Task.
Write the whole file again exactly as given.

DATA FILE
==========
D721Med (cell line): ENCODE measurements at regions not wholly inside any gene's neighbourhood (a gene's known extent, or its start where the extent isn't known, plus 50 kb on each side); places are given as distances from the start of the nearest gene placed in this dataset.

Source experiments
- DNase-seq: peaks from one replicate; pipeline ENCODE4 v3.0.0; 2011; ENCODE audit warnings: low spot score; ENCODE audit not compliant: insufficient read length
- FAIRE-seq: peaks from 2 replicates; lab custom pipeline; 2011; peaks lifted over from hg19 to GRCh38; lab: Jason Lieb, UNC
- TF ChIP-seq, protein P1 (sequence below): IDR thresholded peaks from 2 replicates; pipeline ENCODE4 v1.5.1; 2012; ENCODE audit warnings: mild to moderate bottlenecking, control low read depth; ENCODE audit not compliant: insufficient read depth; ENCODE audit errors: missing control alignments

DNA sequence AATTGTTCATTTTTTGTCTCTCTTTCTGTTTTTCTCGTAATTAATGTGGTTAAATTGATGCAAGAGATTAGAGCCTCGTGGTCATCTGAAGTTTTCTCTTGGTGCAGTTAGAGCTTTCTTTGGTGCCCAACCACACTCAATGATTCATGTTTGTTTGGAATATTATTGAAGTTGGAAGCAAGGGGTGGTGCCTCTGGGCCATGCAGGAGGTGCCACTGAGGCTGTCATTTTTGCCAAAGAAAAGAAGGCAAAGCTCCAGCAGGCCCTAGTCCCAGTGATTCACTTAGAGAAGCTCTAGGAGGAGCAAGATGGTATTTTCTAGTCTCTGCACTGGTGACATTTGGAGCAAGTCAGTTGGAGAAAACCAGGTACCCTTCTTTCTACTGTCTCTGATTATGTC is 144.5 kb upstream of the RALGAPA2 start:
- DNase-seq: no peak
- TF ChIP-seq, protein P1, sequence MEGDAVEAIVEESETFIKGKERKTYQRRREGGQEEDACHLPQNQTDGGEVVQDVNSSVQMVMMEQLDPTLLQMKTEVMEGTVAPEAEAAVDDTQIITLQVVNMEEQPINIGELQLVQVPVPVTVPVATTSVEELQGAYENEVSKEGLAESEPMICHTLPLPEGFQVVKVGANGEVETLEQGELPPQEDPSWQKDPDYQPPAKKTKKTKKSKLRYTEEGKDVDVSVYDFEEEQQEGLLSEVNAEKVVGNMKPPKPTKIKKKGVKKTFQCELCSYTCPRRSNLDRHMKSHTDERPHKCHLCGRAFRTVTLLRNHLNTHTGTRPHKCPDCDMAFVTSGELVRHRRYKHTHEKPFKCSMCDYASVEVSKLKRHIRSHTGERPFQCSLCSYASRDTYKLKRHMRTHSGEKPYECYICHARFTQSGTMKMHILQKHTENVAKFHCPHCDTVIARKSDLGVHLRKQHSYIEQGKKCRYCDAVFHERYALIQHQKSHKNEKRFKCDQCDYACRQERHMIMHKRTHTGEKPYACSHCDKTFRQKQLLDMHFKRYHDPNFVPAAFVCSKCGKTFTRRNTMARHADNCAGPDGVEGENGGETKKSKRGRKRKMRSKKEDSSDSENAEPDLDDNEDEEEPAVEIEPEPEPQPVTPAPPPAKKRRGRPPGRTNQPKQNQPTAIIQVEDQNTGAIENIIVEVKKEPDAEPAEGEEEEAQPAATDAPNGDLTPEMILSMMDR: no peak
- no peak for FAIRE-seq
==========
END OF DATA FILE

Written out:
D721Med (cell line): ENCODE measurements at regions not wholly inside any gene's neighbourhood (a gene's known extent, or its start where the extent isn't known, plus 50 kb on each side); places are given as distances from the start of the nearest gene placed in this dataset.

Source experiments
- DNase-seq: peaks from one replicate; pipeline ENCODE4 v3.0.0; 2011; ENCODE audit warnings: low spot score; ENCODE audit not compliant: insufficient read length
- FAIRE-seq: peaks from 2 replicates; lab custom pipeline; 2011; peaks lifted over from hg19 to GRCh38; lab: Jason Lieb, UNC
- TF ChIP-seq, protein P1 (sequence below): IDR thresholded peaks from 2 replicates; pipeline ENCODE4 v1.5.1; 2012; ENCODE audit warnings: mild to moderate bottlenecking, control low read depth; ENCODE audit not compliant: insufficient read depth; ENCODE audit errors: missing control alignments

DNA sequence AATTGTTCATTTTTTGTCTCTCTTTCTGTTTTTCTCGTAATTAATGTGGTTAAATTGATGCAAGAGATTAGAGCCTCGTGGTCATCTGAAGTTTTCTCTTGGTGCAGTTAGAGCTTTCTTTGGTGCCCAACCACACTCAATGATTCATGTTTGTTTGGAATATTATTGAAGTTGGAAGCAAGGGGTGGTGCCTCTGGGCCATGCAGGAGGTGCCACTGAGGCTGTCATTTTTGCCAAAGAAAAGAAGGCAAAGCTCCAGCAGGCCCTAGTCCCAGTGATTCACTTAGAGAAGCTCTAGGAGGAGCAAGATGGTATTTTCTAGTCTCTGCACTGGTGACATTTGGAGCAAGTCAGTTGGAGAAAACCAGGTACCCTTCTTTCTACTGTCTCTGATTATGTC is 144.5 kb upstream of the RALGAPA2 start:
- DNase-seq: no peak
- TF ChIP-seq, protein P1, sequence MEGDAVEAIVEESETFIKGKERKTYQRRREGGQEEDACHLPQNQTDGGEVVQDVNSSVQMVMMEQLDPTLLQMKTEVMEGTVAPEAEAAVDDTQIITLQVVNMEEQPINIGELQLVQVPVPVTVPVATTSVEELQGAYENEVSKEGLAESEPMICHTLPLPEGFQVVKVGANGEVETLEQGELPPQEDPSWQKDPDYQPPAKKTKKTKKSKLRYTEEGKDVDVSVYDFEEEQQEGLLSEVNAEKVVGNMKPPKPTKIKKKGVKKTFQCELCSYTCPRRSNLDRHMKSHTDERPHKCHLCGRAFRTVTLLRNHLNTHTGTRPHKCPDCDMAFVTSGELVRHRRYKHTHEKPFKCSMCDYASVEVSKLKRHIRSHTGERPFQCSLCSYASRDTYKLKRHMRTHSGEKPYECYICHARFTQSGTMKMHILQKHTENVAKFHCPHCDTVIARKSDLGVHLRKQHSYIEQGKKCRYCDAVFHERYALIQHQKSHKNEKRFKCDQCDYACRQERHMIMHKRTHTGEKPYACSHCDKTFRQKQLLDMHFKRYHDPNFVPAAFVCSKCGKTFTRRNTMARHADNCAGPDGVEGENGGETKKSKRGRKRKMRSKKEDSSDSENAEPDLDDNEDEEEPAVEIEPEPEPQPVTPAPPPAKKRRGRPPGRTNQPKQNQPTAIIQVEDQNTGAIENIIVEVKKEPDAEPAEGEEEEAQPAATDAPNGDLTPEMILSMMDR: no peak
- no peak for FAIRE-seq